The obvious inference for Canadians from the headline “Wood stoves may cause cancer” (Health Monitor, Feb. 1) is that their wood heater could be putting their family’s health at risk. While it is noted
in the item that the McGill University researchers were studying health impacts of wood-stove use in southern Brazil, the piece failed to mention that most wood stoves in rural Central and South America are not vented through chimneys. The problem of exposure to dense indoor smoke from unvented wood fires is a well-known health hazard for women and children in impoverished rural areas all over the world. Wood stoves do not cause cancer, but high concentrations of smoke from any source is unhealthy for humans to breathe. The warning issued by your headline is not relevant to most Canadians, except those who build campfires in their kitchens.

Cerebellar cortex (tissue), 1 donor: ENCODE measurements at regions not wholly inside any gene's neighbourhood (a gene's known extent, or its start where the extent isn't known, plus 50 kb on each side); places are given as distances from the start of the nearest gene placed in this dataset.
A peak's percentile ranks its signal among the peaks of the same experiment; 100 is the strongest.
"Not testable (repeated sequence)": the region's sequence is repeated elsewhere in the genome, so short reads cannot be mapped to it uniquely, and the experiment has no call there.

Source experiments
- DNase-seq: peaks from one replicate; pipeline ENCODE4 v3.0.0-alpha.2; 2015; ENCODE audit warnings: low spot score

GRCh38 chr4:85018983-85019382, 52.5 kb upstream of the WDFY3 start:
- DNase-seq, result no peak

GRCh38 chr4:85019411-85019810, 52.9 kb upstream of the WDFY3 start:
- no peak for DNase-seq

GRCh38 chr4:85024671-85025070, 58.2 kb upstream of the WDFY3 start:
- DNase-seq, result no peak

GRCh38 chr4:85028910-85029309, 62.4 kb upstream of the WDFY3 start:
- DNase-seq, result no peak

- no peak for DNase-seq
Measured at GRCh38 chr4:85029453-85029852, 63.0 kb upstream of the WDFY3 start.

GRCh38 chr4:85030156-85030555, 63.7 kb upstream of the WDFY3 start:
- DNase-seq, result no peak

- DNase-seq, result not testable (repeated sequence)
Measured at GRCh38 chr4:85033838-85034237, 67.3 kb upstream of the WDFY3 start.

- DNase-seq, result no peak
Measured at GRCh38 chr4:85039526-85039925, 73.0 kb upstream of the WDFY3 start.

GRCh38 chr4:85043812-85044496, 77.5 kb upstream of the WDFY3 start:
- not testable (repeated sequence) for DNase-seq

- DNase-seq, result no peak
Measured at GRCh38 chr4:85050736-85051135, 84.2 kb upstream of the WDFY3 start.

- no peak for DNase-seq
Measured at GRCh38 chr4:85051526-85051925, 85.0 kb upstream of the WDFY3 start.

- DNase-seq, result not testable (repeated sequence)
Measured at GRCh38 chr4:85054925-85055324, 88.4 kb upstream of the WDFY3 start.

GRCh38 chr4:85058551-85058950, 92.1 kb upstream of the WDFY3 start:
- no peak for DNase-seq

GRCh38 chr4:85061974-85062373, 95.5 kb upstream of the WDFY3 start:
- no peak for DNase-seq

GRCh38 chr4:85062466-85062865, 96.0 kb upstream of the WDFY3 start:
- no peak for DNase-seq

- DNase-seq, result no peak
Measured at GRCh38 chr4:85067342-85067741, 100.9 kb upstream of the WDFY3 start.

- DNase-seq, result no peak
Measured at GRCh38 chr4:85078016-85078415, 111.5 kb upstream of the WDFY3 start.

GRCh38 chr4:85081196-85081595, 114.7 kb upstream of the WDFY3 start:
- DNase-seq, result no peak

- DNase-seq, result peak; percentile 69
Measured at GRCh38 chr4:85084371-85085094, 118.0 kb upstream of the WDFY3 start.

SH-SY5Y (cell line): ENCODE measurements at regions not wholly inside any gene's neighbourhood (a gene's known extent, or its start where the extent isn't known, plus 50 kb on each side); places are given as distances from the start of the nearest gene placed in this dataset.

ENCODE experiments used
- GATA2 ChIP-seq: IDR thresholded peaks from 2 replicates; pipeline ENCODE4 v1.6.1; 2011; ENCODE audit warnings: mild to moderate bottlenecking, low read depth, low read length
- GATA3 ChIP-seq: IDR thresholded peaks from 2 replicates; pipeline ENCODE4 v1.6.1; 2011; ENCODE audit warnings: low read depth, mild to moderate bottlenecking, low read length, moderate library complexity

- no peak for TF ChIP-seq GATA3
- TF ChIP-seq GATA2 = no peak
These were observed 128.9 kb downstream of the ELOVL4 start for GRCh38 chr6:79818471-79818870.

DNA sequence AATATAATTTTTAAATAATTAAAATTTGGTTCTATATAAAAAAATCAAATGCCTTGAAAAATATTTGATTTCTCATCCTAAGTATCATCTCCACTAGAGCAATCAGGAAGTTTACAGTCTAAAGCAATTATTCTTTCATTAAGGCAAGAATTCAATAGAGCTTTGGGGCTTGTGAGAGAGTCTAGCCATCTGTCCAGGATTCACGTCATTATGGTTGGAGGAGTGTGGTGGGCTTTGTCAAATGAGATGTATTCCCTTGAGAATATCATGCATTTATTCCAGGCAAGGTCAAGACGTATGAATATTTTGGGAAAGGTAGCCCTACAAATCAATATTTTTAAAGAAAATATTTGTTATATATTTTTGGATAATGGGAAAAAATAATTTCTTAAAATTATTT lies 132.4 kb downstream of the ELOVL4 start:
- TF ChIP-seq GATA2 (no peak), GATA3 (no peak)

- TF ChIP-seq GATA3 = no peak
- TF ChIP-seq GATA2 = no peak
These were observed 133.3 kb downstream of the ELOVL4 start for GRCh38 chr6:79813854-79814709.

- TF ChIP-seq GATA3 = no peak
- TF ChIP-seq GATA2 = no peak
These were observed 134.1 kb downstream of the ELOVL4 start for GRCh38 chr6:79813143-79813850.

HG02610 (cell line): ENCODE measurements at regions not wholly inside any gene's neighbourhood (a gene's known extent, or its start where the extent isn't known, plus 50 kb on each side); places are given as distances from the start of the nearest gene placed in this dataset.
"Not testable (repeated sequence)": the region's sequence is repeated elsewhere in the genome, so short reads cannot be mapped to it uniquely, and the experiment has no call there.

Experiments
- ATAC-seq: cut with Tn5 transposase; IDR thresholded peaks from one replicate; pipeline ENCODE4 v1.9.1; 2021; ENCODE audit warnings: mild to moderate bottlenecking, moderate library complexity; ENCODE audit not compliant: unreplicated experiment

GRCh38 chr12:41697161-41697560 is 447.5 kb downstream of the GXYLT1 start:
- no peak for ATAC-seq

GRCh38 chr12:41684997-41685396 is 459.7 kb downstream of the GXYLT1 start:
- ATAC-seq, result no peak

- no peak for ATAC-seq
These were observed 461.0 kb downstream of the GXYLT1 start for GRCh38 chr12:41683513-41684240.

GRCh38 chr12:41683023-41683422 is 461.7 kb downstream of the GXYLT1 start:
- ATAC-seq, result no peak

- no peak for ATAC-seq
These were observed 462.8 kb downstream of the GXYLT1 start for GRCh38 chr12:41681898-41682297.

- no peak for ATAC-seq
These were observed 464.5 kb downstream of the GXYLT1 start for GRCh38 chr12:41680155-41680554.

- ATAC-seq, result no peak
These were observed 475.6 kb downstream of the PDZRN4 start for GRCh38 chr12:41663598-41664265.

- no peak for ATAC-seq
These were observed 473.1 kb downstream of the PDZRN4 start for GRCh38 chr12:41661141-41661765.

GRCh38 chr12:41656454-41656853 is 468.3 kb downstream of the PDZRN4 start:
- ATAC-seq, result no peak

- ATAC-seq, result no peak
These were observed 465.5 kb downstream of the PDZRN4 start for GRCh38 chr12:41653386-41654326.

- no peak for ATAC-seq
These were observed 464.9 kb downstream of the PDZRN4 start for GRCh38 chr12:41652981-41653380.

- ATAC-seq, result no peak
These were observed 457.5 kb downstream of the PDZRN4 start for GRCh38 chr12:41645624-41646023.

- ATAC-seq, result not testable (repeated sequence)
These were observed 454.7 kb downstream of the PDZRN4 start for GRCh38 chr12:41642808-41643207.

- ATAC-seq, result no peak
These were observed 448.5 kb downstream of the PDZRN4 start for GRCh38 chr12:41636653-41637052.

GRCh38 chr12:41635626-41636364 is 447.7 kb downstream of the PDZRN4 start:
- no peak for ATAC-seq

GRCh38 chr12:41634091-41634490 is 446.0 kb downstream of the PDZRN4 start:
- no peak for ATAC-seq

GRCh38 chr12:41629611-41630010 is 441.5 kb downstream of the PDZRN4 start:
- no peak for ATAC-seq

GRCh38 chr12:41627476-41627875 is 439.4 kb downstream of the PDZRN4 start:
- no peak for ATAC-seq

John Gulland, Killaloe, Ont.
Anger at Mount A
I am writing to convey my disgust at the current situation of faculty-administrative relations at Mount Allison University (“Collegiality on the line at Mount A,” Education Notes, Feb. 15). I chose to attend the university largely due to the high ranking given to Mount A by your magazine, and now as a result of the strike I feel let down. The war of statistics being waged between the faculty and administration leaves me confused and unable to choose sides. If I had known three years ago about the mutual animosity and impending strike situation, I surely would have attended somewhere else.